Almost 30% of patients with major depressive disorder have a chronic illness that is treatment refractory. Vagus nerve stimulation (VNS) has recently been approved by the FDA for treatment refractory depression. However, there have been few pre-clinical studies addressing the central actions of VNS that may be relevant for its antidepressant effect. We completed recently some preliminary studies in which VNS was administered either acutely or chronically to rats using clinically-relevant stimulation parameters. Both functional neuroanatomical and behavioral effects were observed. The goal of this proposal is to expand and amplify these observations so as to evaluate more comprehensively effects produced by VNS in brain and the mechanisms underlying such effects. Our overall hypothesis is that VNS produces its beneficial clinical effects by activation of multiple neurotransmitter/neuromodulator systems in brain, in particular serotonin or norepinephrine and/or brain- derived neurotrophic factor containing neurons (through phosphorylation of TrkB receptors). To test these ideas, we will: (1) initially optimize stimulation parameters, using both acute and chronic (3 week) VNS by determining behavioral effects it produces in the FST and compare its effects to those produced by the selective noradrenergic reuptake inhibitor, desipramine, and the selective serotonin reuptake inhibitor, sertraline, (2) use the chronic VNS protocol that has the best effect in the FST to measure its effects on c-Fos, FosB, Egr-1, activation of TrkB, 21-adrenoceptors, and somatodendritic 5-HT autoreceptor sensitivity and compare results to those caused by chronic treatment with desipramine or sertraline, and (3) test the role of norepinephrine and serotonin in the antidepressant-like effect of chronic VNS, desipramine and sertraline. Immunohistochemistry will be used to measure c-Fos, FosB, Egr-1, and phosphorylated TrkB. Quantitative autoradiography will be used to measure 21- adrenoreceptors. DPAT-induced changes in extracellular 5-HT in the striatum will be used as an index of autoreceptor sensitivity. The results could provide important, new information regarding the central nervous system effects of VNS that are important for the treatment of depression.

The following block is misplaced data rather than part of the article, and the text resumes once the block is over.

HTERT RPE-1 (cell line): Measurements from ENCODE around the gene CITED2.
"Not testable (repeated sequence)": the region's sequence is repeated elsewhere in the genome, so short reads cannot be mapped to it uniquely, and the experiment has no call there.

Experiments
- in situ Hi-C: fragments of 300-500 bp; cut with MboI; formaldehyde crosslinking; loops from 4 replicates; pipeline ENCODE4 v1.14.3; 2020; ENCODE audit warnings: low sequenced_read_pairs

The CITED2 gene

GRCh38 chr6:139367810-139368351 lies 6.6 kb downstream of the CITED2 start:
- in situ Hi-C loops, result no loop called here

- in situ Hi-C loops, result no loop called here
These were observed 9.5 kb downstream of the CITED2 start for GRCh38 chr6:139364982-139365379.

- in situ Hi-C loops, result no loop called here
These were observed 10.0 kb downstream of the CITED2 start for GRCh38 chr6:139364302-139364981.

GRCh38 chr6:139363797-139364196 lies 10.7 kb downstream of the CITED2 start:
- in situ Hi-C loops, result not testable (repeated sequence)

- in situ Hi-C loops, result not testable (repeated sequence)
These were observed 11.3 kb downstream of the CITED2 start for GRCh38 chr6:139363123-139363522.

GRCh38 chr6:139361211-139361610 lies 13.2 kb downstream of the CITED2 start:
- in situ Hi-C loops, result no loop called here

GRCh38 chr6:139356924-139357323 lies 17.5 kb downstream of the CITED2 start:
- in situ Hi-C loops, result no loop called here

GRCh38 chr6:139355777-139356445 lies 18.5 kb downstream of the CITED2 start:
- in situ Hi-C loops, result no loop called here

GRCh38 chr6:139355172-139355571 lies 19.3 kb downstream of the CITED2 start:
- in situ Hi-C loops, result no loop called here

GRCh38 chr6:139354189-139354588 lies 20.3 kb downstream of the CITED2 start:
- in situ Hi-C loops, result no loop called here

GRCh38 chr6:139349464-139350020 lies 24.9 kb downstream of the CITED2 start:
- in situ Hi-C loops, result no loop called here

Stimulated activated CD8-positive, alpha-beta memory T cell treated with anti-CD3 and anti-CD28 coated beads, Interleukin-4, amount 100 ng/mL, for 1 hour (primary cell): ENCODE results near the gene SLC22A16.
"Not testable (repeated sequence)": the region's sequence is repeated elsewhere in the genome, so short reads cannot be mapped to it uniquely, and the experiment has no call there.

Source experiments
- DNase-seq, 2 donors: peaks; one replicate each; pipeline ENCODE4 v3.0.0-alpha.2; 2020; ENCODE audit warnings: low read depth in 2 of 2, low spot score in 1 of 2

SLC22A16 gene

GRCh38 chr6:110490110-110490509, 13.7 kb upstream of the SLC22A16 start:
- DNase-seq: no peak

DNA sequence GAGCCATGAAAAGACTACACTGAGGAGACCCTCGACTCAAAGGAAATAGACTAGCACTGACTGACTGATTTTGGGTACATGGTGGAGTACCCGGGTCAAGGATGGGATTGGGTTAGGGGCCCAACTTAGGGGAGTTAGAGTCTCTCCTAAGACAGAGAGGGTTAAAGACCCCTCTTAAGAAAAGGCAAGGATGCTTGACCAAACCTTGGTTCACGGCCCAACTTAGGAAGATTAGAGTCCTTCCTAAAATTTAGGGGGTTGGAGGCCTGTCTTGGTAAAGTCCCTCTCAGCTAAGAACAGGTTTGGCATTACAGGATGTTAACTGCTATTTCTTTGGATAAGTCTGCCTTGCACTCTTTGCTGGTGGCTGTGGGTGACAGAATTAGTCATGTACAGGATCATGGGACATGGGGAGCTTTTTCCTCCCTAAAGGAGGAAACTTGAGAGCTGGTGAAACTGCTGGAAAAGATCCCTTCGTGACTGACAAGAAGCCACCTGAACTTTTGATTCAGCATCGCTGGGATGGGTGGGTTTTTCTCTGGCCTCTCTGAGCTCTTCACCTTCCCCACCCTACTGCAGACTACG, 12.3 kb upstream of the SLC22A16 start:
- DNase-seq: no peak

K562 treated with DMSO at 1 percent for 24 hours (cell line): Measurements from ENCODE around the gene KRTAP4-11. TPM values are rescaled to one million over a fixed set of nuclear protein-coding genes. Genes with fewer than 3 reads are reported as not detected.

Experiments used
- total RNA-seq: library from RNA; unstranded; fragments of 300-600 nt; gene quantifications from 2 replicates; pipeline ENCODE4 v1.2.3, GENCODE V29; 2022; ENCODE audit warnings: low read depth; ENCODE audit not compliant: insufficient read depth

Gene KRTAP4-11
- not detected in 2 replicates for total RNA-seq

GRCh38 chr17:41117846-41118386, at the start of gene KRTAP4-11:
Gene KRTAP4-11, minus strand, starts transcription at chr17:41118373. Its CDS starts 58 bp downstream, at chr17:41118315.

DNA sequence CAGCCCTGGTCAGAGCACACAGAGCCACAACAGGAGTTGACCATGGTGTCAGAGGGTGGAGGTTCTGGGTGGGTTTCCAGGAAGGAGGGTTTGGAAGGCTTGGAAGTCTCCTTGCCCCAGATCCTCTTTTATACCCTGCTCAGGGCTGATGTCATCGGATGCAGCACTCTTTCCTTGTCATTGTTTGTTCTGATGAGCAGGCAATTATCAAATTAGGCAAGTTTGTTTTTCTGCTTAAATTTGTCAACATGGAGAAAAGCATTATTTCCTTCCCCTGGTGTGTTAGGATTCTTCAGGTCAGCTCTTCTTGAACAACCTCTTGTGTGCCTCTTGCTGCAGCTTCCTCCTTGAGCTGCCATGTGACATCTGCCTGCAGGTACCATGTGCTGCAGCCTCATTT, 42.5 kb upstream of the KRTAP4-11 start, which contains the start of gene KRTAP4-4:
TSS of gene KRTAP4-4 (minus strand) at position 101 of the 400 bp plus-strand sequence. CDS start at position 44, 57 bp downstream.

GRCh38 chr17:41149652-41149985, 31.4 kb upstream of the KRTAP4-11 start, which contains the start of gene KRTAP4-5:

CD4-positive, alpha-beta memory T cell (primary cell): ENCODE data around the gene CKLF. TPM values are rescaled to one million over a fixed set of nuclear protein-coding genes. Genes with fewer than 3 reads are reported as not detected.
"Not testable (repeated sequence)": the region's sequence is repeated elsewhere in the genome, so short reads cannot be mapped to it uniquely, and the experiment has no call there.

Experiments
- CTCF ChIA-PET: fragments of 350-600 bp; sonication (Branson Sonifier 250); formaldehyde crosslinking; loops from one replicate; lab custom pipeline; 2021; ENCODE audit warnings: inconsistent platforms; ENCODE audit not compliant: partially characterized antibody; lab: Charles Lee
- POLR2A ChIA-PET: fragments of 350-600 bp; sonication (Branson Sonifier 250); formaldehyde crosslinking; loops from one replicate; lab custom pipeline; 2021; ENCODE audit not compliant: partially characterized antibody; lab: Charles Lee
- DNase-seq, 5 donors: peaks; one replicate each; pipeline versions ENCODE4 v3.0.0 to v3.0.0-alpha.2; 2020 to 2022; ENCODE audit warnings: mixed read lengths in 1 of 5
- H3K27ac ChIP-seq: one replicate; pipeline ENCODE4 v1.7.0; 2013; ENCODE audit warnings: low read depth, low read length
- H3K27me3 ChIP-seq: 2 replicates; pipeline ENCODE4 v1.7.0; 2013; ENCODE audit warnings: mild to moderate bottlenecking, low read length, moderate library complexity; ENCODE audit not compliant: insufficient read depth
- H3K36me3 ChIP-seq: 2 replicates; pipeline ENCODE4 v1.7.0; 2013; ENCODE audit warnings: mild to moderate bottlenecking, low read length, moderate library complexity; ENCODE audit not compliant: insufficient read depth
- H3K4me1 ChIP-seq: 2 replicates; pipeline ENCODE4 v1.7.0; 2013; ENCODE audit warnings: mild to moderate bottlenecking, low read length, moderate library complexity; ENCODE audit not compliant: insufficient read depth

National Institute of Health (NIH)
National Institute of Mental Health (NIMH)
Research Project (R01)
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Special Emphasis Panel (ZRG1-BDCN-A (90))
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Winsky, Lois M
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University of Texas Health Science Center San Antonio
Schools of Medicine
San Antonio
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